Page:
Contributions of the human temporoparietal junction and MT/V5+ to the timing of interception revealed by transcranial magnetic stimulation

Gianfranco Bosco, Mauro Carrozzo, Francesco Lacquaniti

Research output: Contribution to journalArticlepeer-review


To intercept a fast target at destination, hand movements must be centrally triggered ahead of target arrival to compensate for neuromechanical delays. The role of visual-motion cortical areas is unclear. They likely feed downstream parietofrontal networks with signals reflecting target motion, but do they also contribute internal timing signals to trigger the motor response? We disrupted the activity of human temporoparietal junction (TPJ) and middle temporal area (hMT/V5+) by means of transcranial magnetic stimulation (TMS) while subjects pressed a button to intercept targets accelerated or decelerated in the vertical or horizontal direction. Target speed was randomized, making arrival time unpredictable across trials. We used either repetitive TMS (rTMS) before task execution or double-pulse TMS (dpTMS) during target motion. We found that after rTMS and dpTMS at 100-200 ms from motion onset, but not after dpTMS at 300-400 ms, the button-press responses occurred earlier than in the control, with time shifts independent of target speed. This suggests that activity in TPJ and hMT/V5+ can feed downstream regions not only with visual-motion information, but also with internal timing signals used for interception at destination. Moreover, we found that TMS of hMT/V5+ affected interception of all tested motion types, whereas TMS of TPJ significantly affected only interception of motion coherent with natural gravity. TPJ might specifically gate visual-motion information according to an internal model of the effects of gravity.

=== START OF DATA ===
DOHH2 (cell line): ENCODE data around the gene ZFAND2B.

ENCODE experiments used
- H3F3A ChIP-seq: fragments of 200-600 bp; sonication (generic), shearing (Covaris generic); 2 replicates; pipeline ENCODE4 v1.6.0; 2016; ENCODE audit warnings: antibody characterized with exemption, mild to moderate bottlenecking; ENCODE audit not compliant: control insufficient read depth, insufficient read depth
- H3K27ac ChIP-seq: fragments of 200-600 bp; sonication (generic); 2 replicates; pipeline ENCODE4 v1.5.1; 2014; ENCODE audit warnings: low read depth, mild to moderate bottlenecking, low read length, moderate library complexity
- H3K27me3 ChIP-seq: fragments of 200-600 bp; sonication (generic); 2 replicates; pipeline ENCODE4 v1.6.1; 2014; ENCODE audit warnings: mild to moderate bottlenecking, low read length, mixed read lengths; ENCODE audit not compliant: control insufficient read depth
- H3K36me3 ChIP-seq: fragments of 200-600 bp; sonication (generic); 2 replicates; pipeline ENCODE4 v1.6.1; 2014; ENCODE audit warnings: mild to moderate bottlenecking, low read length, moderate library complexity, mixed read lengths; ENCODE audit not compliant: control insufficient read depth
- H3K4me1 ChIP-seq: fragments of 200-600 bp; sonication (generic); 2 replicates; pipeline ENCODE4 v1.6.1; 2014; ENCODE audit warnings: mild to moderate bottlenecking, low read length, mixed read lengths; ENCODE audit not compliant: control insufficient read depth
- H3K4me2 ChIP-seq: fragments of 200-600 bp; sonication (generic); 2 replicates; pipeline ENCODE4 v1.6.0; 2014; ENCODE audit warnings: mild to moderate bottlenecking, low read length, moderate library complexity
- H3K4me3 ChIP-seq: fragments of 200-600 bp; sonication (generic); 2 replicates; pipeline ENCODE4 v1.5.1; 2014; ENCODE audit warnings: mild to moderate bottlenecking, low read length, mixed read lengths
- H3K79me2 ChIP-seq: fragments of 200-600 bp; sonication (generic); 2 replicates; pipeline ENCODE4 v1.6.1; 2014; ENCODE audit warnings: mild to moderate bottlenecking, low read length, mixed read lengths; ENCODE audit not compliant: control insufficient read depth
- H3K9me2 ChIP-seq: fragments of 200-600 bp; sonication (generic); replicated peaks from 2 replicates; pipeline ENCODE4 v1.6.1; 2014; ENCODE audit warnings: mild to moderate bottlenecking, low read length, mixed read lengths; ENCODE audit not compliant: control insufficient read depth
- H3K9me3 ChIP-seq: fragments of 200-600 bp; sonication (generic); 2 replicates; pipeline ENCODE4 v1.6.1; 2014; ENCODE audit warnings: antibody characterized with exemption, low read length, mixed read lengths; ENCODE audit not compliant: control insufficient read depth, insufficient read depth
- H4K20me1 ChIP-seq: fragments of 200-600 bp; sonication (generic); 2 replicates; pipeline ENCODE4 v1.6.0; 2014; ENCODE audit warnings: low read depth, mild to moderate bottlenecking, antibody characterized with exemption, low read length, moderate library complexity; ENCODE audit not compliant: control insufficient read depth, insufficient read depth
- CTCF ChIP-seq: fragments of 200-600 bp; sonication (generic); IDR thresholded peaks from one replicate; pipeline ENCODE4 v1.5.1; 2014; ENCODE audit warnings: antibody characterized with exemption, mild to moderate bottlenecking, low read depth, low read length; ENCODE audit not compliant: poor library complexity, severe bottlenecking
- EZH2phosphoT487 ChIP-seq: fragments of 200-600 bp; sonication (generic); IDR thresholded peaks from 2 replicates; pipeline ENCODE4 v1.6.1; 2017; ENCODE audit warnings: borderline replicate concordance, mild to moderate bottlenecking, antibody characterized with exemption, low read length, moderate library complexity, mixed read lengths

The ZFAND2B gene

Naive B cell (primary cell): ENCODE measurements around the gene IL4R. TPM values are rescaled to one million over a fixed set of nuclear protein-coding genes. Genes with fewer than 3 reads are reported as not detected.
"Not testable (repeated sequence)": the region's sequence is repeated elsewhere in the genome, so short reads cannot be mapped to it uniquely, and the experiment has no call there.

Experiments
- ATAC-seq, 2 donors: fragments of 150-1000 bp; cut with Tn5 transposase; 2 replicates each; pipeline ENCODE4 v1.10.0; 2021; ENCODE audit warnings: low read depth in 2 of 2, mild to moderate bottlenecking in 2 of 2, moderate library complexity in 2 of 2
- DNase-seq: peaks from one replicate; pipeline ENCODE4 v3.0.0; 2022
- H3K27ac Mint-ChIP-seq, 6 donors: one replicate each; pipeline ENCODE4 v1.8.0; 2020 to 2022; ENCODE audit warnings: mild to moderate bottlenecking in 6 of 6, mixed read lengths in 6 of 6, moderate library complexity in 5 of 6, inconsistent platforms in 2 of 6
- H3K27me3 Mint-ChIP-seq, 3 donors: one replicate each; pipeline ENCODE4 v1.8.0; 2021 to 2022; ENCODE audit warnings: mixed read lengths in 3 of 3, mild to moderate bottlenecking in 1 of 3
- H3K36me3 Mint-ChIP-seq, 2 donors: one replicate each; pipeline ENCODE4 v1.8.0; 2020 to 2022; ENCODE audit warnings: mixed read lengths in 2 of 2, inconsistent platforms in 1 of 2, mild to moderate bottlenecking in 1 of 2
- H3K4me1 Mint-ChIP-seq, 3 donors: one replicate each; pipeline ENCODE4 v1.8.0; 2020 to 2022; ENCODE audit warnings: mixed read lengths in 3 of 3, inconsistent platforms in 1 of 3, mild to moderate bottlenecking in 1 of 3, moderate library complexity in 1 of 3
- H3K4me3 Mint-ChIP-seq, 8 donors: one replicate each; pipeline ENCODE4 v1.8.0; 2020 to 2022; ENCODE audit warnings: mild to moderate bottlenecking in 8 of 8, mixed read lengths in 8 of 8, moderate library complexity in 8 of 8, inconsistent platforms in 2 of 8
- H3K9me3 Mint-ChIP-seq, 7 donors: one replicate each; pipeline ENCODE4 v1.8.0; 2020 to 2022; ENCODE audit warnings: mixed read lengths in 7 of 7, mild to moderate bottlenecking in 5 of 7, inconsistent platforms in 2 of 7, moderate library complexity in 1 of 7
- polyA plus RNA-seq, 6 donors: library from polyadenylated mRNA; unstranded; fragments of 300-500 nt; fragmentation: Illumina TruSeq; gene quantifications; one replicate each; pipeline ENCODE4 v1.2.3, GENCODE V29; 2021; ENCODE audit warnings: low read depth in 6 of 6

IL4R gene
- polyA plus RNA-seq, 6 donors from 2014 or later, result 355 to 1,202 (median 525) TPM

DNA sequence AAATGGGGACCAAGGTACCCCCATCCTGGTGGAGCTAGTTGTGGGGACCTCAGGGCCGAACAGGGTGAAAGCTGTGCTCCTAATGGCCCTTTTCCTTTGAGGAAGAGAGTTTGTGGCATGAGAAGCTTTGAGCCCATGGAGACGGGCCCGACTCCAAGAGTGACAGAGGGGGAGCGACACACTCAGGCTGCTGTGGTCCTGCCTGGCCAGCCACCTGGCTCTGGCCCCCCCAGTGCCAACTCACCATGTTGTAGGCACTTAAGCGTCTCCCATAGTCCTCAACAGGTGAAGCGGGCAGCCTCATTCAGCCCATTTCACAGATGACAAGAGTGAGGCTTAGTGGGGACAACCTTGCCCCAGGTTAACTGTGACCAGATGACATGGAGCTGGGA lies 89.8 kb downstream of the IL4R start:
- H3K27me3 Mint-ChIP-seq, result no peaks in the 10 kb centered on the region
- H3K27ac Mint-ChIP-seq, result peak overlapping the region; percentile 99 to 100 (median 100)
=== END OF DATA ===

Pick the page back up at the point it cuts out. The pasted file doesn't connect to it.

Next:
Original languageEnglish
Pages (from-to)12071-12084
Number of pages14
JournalJournal of Neuroscience
Issue number46
Publication statusPublished - Nov 12 2008


  • Gravity
  • Interception
  • Internal model
  • Magnetic
  • TMS
  • Visual motion

ASJC Scopus subject areas

  • Neuroscience(all)


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